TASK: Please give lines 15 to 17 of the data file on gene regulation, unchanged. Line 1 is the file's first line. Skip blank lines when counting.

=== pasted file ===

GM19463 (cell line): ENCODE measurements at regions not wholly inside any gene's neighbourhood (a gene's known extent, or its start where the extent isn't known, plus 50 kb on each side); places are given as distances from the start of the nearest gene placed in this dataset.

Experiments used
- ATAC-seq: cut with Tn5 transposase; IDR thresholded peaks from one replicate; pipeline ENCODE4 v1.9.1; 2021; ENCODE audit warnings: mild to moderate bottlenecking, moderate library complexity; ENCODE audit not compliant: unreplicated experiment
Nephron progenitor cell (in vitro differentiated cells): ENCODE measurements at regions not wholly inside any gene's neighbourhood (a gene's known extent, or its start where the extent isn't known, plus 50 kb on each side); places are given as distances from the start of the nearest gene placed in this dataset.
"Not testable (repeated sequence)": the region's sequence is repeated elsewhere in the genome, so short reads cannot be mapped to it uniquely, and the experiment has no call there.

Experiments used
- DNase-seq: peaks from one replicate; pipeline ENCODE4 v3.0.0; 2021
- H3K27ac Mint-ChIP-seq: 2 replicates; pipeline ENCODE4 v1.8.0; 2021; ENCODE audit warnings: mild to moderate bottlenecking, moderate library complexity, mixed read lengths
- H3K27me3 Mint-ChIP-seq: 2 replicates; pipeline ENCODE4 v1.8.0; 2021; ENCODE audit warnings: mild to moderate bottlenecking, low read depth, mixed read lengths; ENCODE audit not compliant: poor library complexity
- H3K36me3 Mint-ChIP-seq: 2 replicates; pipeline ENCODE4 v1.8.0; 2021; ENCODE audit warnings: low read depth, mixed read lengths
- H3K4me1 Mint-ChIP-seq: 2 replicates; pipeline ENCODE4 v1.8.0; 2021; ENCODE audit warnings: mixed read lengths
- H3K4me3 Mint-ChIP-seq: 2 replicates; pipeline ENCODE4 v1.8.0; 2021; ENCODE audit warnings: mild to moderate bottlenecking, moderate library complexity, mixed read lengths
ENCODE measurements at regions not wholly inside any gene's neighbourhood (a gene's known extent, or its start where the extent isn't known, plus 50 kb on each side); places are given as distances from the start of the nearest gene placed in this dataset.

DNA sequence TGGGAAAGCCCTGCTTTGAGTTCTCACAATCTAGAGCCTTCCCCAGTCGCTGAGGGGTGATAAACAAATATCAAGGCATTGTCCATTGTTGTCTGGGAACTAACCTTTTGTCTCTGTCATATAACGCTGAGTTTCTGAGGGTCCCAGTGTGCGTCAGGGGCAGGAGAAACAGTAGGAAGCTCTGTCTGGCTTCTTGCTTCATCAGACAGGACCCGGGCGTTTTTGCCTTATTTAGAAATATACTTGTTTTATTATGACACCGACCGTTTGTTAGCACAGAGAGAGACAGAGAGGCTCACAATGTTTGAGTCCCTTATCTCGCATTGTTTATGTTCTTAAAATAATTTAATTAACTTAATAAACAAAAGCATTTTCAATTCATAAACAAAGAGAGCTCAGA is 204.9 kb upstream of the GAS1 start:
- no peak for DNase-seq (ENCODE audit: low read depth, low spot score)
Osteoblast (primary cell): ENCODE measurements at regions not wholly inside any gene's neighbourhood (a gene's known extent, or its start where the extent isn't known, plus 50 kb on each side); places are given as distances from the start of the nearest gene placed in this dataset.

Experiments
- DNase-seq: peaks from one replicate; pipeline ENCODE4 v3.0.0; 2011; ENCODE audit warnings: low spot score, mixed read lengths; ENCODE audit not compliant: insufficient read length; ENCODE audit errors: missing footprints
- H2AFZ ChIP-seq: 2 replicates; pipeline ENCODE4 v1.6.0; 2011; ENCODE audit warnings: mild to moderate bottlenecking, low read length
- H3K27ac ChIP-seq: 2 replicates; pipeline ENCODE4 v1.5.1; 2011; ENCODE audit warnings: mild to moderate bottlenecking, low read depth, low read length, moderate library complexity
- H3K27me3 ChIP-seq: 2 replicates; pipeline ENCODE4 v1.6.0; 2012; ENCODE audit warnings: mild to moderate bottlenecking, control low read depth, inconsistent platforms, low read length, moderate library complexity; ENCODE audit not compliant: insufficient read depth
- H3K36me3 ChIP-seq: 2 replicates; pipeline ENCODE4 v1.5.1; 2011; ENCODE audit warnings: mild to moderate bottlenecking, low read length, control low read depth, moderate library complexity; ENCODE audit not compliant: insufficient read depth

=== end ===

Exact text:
- no peak for DNase-seq (ENCODE audit: low read depth, low spot score)
Osteoblast (primary cell): ENCODE measurements at regions not wholly inside any gene's neighbourhood (a gene's known extent, or its start where the extent isn't known, plus 50 kb on each side); places are given as distances from the start of the nearest gene placed in this dataset.

Experiments